Howell, Wilson, Jones Give Triangle Flavor
To ACC’s Impressive NFL Quarterback Mix
(ACC, SEC Members Produced 50% Of 2023 NFL Starting QBs)

By David Glenn
North Carolina Sports Network

Last Sunday in the National Football League, former North Carolina quarterback Sam Howell led the Washington Commanders to a thrilling, come-from-behind 35-33 victory over former NC State quarterback Russell Wilson and the Denver Broncos.

Howell, who connected on 27 of 39 passing attempts for 299 yards and two touchdowns in his first NFL road start, inspired the Commanders’ resurgence from a 21-3 first-half deficit. In the history of a Washington franchise whose roots date to 1932, only a 21-point comeback victory in 1990 was bigger.

“I thought (Howell) was pretty resilient,” Washington coach Ron Rivera said. “He started doing it later, throwing the ball away, started sliding, so he is learning. I think he is going to get (even) better. I do.”

Wilson, who connected on 18 of 32 passing attempts for 308 yards, three touchdowns and an interception, also ran six times for a team-high 56 yards and connected on a shocking 50-yard Hail Mary pass on the final play of regulation. (The Broncos then failed to convert their two-point attempt.) Denver’s 18-point blown lead tied the fourth-largest such collapse at home in franchise history.

On the same afternoon, former Duke quarterback Daniel Jones rallied the New York Giants from a 21-point, third-quarter deficit to stun the Arizona Cardinals 31-28. It was the Giants’ biggest comeback win since a 21-point rally in 1949, and it was the Cardinals’ worst blown lead since 2011.

Howell, Wilson and Jones combine with four other Atlantic Coast Conference products — Lamar Jackson (Ravens), Trevor Lawrence (Jaguars), Kenny Pickett (Steelers) and Deshaun Watson (Browns) — to give the ACC the second-most starting quarterbacks in the NFL this season (seven), behind only the SEC (nine).

Put differently, current ACC and SEC schools produced a whopping half — 16 of 32 — of the current starting NFL quarterbacks. One QB included in that SEC number, former Texas A&M star Ryan Tannehill (Titans), actually played in the Big 12, before the Aggies jumped to the SEC.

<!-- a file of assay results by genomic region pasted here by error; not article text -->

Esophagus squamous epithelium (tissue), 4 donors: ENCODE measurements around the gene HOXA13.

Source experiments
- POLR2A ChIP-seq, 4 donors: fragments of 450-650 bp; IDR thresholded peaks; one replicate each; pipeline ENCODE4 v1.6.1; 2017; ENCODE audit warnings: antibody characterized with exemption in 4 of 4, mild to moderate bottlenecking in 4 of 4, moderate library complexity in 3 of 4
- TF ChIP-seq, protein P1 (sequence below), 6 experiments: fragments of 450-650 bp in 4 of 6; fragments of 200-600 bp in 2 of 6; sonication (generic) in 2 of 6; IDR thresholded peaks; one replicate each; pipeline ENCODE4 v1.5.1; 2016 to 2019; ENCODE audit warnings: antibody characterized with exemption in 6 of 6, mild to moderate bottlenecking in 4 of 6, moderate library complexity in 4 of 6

In fact, based on where these players spent the majority of their college careers, the ACC and the SEC are the only college conferences that have six different schools represented in the NFL’s current starting quarterback ranks.

The ACC schools are Clemson (Lawrence, Watson), Duke (Jones), Louisville (Jackson), UNC (Howell), NC State (Wilson) and Pittsburgh (Pickett). The SEC schools are Alabama, Florida, Georgia, LSU, Mississippi State and Texas A&M. For the complete list of NFL starting quarterbacks and their main college affiliations, please see below.

The NFL’s 32 depth charts also have six products of current ACC schools as second-string quarterbacks: Teddy Bridgewater (Louisville) of the Lions, Jacoby Brissett (NC State) of the Commanders, Nathan Peterman (Pitt) of the Bears, Tyrod Taylor (Virginia Tech) of the Giants, Mitch Trubisky (UNC) of the Steelers, and Jameis Winston (Florida State) of the Saints. All but Bridgewater, who represented the Cardinals in both the Big East (2011-12) and the American Athletic Conference (2013), played in the ACC.

In addition, Broncos backup QB Jarrett Stidham was mentored at Auburn by Chip Lindsey, who is now Drake Maye’s offensive coordinator at UNC.

Collectively, current ACC schools have almost 300 of their former players on NFL rosters, practice squads and injured/reserve lists.

2023 NFL Starting Quarterbacks
(Where They Played In College)

# — Russell Wilson played the majority of his college career at NC State
^ — Ryan Tannehill played for the Aggies before they left the Big 12 for the SEC
* — Desmond Ridder played for the Bearcats before they left the AAC for the Big 12

2023 NFL Starting Quarterbacks
(Complete List Before Injuries)

% — regular starting QB; currently injured

David Glenn ( is an award-winning author, broadcaster, editor, entrepreneur, publisher, speaker, writer and university lecturer (now at UNC Wilmington) who has covered sports in North Carolina since 1987. does not charge subscription fees, and you can directly support our efforts in local journalism here. Want more of what you see on Chapelboro? Let us bring free local news and community information to you by signing up for our biweekly newsletter.